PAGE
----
Fireworks, extreme drought cause of brush fire in Long Grove

By David Conway
Updated 7/5/2012 10:07 PM

A rapidly growing brush fire in Long Grove Wednesday afternoon that burned approximately 18 acres of land was started by the use of illegal fireworks and exacerbated by extremely dry conditions, the Long Grove Fire Protection District announced in a news release Thursday.

Members of the Long Grove Fire Protection District and the Lake County Sheriff's Department are investigating the fire and a male subject has been taken in for questioning by the sheriff's department, the fire department news release said.


Though residential subdivisions were adjacent to the area in which the fire burned, no structures were damaged.

According to the news release, a Long Grove Fire Protection District brush fire truck arrived on the scene at 3448 Hidden Valley Road at 4:05 p.m. Wednesday, immediately requesting a tanker and a chief officer at the fire. Within four minutes, the situation was upgraded again for a full structure fire assignment, the second of several upgrades as the fire grew.

More than 30 fire departments responded to the area north of Route 53, off Middlesax Drive. That included the Lake and McHenry Counties Wildland Fire Task Force, which specializes in fighting wetland fires. Using about 20,000 gallons of water to extinguish the flames, fire personnel left the scene at 11:03 p.m., almost seven hours after the first truck arrived.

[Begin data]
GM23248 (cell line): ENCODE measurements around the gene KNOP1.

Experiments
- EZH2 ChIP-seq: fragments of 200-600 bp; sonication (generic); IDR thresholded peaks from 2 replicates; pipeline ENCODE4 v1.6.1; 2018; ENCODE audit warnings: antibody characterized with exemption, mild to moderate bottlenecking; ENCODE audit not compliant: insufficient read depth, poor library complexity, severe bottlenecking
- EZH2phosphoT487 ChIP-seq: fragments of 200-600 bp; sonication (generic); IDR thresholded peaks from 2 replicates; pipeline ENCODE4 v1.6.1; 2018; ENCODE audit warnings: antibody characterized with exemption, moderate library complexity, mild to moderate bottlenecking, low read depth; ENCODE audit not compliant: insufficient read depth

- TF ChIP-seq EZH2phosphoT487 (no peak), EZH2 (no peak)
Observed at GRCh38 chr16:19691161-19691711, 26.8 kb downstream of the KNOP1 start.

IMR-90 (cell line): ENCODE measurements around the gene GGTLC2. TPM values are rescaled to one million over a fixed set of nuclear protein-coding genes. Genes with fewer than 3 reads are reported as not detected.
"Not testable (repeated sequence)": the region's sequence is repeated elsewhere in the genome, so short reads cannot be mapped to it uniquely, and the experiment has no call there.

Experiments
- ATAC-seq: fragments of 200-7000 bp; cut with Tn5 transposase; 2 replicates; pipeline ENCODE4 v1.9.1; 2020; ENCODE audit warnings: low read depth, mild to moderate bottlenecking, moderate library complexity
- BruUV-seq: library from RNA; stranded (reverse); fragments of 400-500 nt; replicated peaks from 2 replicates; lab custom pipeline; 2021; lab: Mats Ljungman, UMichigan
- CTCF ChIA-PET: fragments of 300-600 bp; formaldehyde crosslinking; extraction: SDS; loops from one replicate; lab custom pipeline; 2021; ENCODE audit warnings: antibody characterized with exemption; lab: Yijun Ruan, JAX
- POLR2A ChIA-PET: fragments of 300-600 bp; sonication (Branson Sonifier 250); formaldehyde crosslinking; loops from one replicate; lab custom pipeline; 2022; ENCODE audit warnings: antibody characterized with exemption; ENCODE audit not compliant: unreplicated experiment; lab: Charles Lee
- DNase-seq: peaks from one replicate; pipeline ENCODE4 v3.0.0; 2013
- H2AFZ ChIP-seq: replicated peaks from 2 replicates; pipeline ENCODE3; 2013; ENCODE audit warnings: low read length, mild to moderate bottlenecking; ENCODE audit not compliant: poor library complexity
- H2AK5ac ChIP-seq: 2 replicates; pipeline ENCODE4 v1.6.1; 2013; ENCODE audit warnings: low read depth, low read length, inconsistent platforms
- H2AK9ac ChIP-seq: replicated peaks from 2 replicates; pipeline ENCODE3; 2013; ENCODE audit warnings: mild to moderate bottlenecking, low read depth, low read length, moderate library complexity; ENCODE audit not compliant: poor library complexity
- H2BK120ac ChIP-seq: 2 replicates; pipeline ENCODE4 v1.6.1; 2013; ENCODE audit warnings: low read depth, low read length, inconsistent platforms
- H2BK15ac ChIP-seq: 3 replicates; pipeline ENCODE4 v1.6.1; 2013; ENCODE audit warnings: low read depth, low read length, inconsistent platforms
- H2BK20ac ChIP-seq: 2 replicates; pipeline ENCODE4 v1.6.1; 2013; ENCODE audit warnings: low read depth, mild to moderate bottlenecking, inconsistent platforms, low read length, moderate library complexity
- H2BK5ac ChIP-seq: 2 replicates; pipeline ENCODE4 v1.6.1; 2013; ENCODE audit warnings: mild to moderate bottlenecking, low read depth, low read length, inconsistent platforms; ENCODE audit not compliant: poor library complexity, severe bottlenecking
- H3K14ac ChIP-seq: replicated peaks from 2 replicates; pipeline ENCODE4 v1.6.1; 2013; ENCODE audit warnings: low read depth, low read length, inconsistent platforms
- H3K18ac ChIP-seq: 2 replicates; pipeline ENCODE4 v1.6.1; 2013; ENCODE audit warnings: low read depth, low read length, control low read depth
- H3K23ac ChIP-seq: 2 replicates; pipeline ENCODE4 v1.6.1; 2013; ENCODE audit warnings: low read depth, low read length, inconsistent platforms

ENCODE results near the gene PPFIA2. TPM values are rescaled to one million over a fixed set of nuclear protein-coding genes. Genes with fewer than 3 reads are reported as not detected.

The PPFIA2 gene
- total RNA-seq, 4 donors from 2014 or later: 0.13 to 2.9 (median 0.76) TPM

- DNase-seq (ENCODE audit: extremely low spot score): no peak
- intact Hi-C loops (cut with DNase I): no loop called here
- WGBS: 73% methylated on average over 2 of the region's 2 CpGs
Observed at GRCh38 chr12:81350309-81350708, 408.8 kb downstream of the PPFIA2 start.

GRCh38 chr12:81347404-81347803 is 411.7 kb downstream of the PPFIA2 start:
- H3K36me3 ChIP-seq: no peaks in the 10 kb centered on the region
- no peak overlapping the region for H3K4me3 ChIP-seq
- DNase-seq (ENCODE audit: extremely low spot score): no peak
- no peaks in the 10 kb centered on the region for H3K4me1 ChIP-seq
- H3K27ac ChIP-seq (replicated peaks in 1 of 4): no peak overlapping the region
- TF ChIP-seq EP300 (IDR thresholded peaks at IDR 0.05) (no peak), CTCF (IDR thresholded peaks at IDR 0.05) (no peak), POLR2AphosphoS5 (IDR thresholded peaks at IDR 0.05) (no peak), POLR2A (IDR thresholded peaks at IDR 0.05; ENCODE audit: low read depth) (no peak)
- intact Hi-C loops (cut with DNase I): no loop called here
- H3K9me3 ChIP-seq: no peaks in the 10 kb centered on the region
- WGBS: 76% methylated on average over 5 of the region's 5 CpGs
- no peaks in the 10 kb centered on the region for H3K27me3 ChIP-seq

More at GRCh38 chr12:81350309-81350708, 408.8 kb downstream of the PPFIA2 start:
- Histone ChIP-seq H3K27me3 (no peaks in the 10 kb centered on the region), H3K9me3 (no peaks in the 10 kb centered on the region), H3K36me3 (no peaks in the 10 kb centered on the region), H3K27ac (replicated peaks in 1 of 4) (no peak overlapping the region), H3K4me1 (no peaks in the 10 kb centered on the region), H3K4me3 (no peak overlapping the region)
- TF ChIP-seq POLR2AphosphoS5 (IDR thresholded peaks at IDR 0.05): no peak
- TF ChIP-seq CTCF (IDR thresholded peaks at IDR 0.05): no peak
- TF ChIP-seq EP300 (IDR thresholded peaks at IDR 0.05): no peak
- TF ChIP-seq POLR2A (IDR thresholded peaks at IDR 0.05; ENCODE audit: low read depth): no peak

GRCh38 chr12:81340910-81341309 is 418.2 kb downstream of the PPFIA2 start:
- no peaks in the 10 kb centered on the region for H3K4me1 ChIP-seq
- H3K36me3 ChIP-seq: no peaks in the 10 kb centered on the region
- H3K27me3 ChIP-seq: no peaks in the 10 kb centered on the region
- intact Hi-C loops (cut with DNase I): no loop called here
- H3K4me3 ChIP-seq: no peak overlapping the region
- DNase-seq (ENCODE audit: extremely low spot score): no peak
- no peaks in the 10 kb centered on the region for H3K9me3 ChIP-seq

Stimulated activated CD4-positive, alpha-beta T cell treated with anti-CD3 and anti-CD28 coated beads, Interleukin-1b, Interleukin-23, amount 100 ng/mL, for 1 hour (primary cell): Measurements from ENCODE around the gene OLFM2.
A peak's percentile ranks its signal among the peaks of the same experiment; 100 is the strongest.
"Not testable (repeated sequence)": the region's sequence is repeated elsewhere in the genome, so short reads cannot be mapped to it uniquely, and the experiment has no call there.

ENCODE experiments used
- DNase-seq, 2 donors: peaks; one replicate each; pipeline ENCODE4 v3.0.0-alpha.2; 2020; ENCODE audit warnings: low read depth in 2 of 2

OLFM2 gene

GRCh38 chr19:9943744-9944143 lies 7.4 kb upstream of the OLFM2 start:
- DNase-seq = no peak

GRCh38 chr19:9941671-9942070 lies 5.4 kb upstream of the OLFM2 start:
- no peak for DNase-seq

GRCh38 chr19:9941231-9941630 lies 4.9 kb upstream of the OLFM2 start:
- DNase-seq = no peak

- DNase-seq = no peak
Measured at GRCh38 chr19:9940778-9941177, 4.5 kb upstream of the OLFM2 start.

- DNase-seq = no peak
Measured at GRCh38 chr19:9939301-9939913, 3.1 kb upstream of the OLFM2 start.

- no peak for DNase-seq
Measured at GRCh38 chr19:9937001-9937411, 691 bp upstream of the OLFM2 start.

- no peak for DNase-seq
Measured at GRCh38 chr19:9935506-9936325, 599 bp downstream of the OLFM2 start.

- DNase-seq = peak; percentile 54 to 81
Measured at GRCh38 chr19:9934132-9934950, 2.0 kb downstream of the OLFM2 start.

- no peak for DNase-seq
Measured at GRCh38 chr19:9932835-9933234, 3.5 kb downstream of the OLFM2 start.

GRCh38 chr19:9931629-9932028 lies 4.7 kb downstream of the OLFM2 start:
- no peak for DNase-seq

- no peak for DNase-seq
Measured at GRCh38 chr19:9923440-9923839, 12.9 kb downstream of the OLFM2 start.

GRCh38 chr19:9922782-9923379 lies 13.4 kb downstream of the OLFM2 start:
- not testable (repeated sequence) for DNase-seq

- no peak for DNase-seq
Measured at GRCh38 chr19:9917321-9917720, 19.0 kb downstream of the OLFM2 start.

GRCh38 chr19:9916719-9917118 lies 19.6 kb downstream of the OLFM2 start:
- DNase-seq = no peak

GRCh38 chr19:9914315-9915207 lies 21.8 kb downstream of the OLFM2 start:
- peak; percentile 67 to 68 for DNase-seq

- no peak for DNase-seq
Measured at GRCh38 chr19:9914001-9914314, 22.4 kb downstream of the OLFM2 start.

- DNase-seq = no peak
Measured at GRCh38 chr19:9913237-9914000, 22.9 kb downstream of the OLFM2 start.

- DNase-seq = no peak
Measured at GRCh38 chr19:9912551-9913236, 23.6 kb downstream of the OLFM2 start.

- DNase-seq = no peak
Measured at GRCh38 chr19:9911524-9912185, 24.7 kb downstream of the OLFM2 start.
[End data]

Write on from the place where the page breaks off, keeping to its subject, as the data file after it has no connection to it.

The scene in the area was calm Thursday morning. With the affected land hidden behind houses and trees and the emergency vehicles gone, it was hard to believe a sizable fire had raged nearby. A distinct smell of burning filled the air, but if it weren't for the ash that accompanied it, one might mistake it for the lingering remnants of July 4 cookouts and bonfires.

Mary Lou Lubrano, of 3449 Monitor Lane in Long Grove, recalled a very different scene the previous night. Returning to her home at 8:30 p.m., she was greeted by fire trucks lining her tiny street.

She said her neighbors across the street were practically at the fire's doorstep, assisting fire personnel in beating back the flames along the property line. Later, one of those neighbors would tell Lubrano about how quickly the fire spread.

"When it first started, it seemed very small," Lubrano said, describing what she had been told. "All of a sudden, he was out there and two football field lengths went up in flames."

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